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20120411-LJISD-Healthy-School-Lunch-Program-004LJISD could lose close to $100 million for their free lunch program if “over-claims” in the school district are not controlled before the next audit in December. A fourth grade student at LJISD’s Jose Escandon Elementary School selects from a wide variety of healthy food during the lunch break in April. Progress Times photo by Doug YoungLA JOYA – La Joya Independent School District is trying to rectify problems found during state audits  of the district’s free school lunch program.  Two previous audits by the Texas Department of Agriculture—one in December and one in March—found thousands of over claim meals. If the school district fails the next audit slated for December, they could lose reimbursements for the free lunch program for five years.

According to LJISD Superintendent Alda T. Benavides, there were two different types of findings in the school lunch program audits that could affect their eligibility for the free lunch program.

The PS1 finding, which is counting and claiming, has to do with counting of meals served. If records show a district served a certain number of meals and that district submits a claim for more meals than actually served, that would be a PS1 finding.

A PS2 finding, food production records, has to do with menu planning, menu records, nutrient analysis and the supporting document that goes with it. If there is a finding with a particular menu item as to the amount served, that could cause a PS2 finding, said Benavides. The Texas Department of Agriculture can disallow all meals either at the campus or district-wide for the meals containing that particular menu item.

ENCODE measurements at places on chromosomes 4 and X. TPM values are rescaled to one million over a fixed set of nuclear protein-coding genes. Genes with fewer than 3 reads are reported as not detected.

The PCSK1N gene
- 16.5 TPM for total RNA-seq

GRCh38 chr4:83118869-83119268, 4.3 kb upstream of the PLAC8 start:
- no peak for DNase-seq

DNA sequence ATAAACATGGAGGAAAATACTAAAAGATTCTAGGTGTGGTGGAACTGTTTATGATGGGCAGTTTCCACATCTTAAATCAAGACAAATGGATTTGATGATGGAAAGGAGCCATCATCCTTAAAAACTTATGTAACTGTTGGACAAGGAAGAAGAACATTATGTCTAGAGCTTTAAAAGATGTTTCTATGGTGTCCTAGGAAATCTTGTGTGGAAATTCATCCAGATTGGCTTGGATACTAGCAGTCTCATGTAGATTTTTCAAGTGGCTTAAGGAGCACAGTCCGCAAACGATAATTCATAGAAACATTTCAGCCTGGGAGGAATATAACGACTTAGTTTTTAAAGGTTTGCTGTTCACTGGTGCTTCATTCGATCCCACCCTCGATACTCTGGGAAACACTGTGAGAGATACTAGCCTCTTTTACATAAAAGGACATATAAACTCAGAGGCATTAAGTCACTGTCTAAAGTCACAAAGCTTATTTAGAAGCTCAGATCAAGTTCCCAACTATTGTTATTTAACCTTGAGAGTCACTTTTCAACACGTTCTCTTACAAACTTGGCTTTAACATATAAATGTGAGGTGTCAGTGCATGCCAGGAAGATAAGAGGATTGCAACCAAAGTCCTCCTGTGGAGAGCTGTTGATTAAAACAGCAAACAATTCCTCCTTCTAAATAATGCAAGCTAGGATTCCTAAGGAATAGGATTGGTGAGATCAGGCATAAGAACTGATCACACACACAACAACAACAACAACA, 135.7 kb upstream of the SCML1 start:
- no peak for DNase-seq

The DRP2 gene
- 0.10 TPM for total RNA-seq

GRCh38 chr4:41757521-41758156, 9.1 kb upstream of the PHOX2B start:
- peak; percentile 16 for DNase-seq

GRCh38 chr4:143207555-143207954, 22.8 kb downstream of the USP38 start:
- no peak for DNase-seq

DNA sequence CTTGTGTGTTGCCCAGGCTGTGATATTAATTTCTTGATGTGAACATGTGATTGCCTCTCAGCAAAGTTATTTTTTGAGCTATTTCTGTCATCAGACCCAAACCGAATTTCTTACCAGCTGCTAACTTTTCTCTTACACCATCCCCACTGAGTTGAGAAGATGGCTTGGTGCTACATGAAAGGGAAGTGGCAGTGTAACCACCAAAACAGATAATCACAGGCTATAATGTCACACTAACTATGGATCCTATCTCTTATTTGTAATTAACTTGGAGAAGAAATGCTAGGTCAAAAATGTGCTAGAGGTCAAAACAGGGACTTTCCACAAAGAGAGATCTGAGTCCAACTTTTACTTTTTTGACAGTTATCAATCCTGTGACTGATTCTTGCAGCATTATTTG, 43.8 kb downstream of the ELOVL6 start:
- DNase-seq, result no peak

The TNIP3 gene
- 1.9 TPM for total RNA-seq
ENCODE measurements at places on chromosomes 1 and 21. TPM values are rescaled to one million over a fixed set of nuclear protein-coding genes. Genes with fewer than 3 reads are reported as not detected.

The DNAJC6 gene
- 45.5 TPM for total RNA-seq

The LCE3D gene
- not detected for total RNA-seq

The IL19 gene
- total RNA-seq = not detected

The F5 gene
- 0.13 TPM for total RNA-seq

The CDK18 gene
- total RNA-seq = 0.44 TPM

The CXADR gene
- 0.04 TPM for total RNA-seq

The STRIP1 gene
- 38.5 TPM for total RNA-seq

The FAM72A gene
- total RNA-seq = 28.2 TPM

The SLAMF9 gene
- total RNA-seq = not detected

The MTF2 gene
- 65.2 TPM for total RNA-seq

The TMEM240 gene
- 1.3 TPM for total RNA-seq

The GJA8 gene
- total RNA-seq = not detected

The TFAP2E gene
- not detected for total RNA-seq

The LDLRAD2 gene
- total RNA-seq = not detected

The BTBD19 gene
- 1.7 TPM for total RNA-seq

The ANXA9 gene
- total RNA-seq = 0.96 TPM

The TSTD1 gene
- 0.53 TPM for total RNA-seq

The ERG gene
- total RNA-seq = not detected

In either case, she said, it would cause an “over claim.”

Benavides said to rectify the situation the district must make sure they prove they have controls in place to eliminate all PS1 and PS2 findings. There is no magic number, she said, of what is allowed. They just need to prove they have put controls in place.

She said there previously has not been an issue with the audits since probably the early 90s.

Board member Isaac Sulemana said during a recent board meeting he was not fully aware of the situation or the severity of it until the discrepancies became public and reported in an area paper.

Sulemana added that as a board they need to make sure to take all steps necessary to protect their reputation in the community and with the Texas Department of Agriculture. It is their responsibility to do so for the community, parents, students and taxpayers, said Sulemana.

This is a question of competency, he said. The competency within the department needs to be evaluated very closely.

The district could lose meals for up to five years if they do not pass the next audit, costing the district close to $100 million, said Sulemana.

“I make a promise to the community that whatever the situation, that we as a board will work diligently to make sure the students of La Joya ISD will continue to see their free lunch,” he said. “This is something we need to take seriously.”

The district has a current enrollment of 29,009 students. Nearly 92 percent of those students use the free lunch program.

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